Trinity School of Medicine has always prided itself on the strength and ambition of its students. So many future physicians come our way looking for something new; whether that’s a unique learning environment built on support and a strong relationship with the faculty, a curriculum with an emphasis on clinical skills and service to patients, or just a fresh start. In this next edition of our alumni spotlight, meet Dr. Clinton Ezekiel, MD, USAF.
Dr. Ezekiel’s path to medicine was one we know well: he came from a family of physicians and, after graduating, felt the need to follow the path himself. “I was always influenced by my family. And after undergrad [ed. Dr. Ezekiel’s undergraduate degree is in biology], I was working in clinical research for a private firm. It was good work, we were researching new diabetes medication, but it just wasn’t fulfilling. I always felt like I could accomplish something more.”
As a Texan, Clinton’s first step was to apply to the Texas med school system. Ultimately, he found himself running into the same sort of challenges and roadblocks so many students face: unnecessarily high competition. At the same time, he had cousins at Caribbean medical schools, and began to consider the path for himself.
“I wanted to start right away, I didn’t want to keep taking the MCAT and just hope. I also felt that I’d put it off already for the past couple years since graduating. Right as I started looking, Trinity was giving a presentation in San Antonio. The small classes appealed to me, and being honest, they were the first med school that took time to talk to me, explain what they offered, and honestly explain the challenges faced by IMGs. I felt more comfortable with [Trinity] than anyone else.”
It was the early days of the school, so when Dr. Ezekiel first got to the island a week before class, hungry and tired with his family, he admittedly felt a bit lost. That initial culture shock of traveling so far and being somewhere so different helped the students come together, it “was part of it. It’s why we were such a close knit group.”
Residency, Autonomy, and the Clinical Benefit of Moonlighting
After graduating, he had a confidence inspiring residency interview in Pennsylvania. Dr. Ezekiel’s personality and dedication caught their eye immediately. “The program director really liked me. It was flattering. He went as far as saying, ‘We really like you, if this wasn’t about the match, we’d just hire you.’”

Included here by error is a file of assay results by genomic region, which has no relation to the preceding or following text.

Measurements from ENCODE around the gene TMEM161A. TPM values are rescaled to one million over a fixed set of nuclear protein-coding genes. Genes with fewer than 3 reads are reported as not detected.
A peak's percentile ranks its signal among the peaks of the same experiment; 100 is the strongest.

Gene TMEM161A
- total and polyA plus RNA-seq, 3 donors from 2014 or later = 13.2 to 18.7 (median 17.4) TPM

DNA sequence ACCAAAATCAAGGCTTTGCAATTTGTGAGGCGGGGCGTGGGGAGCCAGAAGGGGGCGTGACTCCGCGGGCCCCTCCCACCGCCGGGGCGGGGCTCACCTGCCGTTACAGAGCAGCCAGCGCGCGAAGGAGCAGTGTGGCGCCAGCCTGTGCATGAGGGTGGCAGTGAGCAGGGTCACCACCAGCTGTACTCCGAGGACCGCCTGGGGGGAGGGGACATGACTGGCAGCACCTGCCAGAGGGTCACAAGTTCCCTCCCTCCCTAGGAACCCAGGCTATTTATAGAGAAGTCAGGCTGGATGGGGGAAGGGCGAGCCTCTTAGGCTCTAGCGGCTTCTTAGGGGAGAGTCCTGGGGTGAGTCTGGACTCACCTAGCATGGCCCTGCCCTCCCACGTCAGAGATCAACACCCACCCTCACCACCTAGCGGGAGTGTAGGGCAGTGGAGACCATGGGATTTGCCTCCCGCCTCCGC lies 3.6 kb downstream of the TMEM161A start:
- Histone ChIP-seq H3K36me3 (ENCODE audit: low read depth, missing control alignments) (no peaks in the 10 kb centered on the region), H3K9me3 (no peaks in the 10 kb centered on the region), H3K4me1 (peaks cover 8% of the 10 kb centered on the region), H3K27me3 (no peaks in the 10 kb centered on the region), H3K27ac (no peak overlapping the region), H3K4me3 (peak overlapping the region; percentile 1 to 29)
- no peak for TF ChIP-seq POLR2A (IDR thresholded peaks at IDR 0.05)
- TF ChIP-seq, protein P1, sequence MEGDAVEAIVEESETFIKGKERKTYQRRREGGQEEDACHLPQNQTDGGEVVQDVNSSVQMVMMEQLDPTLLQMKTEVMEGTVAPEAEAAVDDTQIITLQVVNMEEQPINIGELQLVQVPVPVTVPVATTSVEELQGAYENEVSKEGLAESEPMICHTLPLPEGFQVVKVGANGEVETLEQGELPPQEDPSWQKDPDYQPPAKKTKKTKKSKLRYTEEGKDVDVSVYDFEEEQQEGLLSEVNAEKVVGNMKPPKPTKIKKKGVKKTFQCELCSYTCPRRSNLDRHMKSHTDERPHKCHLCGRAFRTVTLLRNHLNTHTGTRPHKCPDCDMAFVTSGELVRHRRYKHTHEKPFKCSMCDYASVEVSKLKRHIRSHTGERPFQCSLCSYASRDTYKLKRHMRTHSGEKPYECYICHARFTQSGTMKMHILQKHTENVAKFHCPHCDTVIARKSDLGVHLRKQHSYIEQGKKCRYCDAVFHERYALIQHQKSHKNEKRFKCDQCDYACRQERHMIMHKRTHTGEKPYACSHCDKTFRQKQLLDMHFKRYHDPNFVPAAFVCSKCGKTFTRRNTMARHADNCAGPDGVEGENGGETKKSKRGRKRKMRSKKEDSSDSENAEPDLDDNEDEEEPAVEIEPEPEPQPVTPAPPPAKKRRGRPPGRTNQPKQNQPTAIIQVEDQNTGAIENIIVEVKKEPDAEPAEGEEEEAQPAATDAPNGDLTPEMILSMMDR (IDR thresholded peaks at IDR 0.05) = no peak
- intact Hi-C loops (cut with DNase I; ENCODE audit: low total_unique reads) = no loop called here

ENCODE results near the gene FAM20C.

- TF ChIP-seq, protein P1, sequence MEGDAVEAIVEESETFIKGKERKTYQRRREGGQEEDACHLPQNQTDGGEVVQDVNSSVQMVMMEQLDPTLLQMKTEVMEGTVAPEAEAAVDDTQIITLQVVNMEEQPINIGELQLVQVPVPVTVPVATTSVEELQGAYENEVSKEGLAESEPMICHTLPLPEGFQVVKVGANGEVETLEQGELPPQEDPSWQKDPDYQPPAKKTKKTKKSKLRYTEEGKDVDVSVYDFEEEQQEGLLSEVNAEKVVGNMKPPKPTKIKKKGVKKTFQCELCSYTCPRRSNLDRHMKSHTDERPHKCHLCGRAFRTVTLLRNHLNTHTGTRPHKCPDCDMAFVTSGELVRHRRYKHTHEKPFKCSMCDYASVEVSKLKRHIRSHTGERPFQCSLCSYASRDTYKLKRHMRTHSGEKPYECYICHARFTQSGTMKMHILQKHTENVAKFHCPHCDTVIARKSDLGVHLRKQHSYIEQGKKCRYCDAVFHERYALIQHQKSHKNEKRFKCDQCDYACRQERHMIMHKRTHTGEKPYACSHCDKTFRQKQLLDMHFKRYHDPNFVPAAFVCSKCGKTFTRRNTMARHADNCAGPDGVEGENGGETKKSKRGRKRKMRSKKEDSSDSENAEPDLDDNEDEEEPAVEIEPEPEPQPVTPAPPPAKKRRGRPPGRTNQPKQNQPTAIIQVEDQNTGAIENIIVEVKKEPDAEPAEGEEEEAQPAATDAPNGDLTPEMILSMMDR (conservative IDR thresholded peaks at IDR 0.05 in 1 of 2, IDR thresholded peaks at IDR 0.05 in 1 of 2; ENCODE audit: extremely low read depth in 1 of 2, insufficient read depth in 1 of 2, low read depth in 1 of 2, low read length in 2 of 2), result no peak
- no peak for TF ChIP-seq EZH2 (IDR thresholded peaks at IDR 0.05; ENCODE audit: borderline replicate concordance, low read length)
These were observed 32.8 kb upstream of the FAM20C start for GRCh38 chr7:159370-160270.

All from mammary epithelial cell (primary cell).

This is a story we hear frequently from Trinity grads, quite frankly, one we’re rarely surprised by. A major part of our hollistic admissions process comes from recognizing an applicant’s potential even when they’ve gone overlooked by other schools, that it tends to serve them when they’ve moved on to residency and beyond.
Dr. Ezekiel ultimately did match into that Harrisburg role, noting, “The clinical experience was outstanding. We had the right amount of autonomy and a spectacular group of ICU physicians that gave us excellent training from day one. It sounds odd to point this out, but there was also an opportunity to moonlight, which is not always the case. This, I think, especially for internal medicine, goes a long way in terms of your training. You get that extra experience and responsibility, you get to feel the fire beneath your feet more. You know you have supervision because you sign out to an attending, but you also have a greater opportunity to do more on your own.”
The United States Air Force
After his residency, Dr. Ezekiel was considering his next steps, and ultimately opted to serve his country in the United States Air Force. This decision was not made lightly, and ultimately came down to two key factors: First, once again, the influence of family, “My uncle was a reservist, a lt. colonel, so it was always in the back of my mind. I think deep down, most people want to help, most people want to serve their country. Being a physician, you’re at an additional advantage, you can do more.”
Dr. Ezekiel is now at a military medical center, serving as both a staff physician and having joined the medical faculty,supervising residents himself. He’s also in the midst of transitioning to a new responsibility: heading up the Morbidity & Mortality conferences for the residents. While this is already a full plate, you may have noticed Dr. Ezekiel doesn’t hold still very well: he’s in the process of deciding his next move for a fellowship, deciding between two competitive opportunities: cardiology and pulmonary critical care.
His parting advice for incoming Trinity students combined the benefits and challenges faced by international medical graduates: “Be honest with yourself. It is difficult, and you have to be in the right mindset to accomplish it because it’s so competitive.” This is key and something we always like to communicate to medical students: getting in has felt like a goal for so long, and it is a remarkable achievement, but it’s only the beginning of a long process that takes dedication and hard work.
Dr. Ezekiel adds, “When you’re done and you’re there in your residency, you realize you did what you had to do, you went a harder path and you proved something greater. You accomplished something others haven’t.”
We couldn’t agree with Dr. Ezekiel more. Going so far from home to pursue a dream is a challenge in and of itself, but, as you can see, one that still rewards hard work. We hope he and all of our grads walk with the confidence of knowing they followed their dreams and are now out there making a difference as physicians..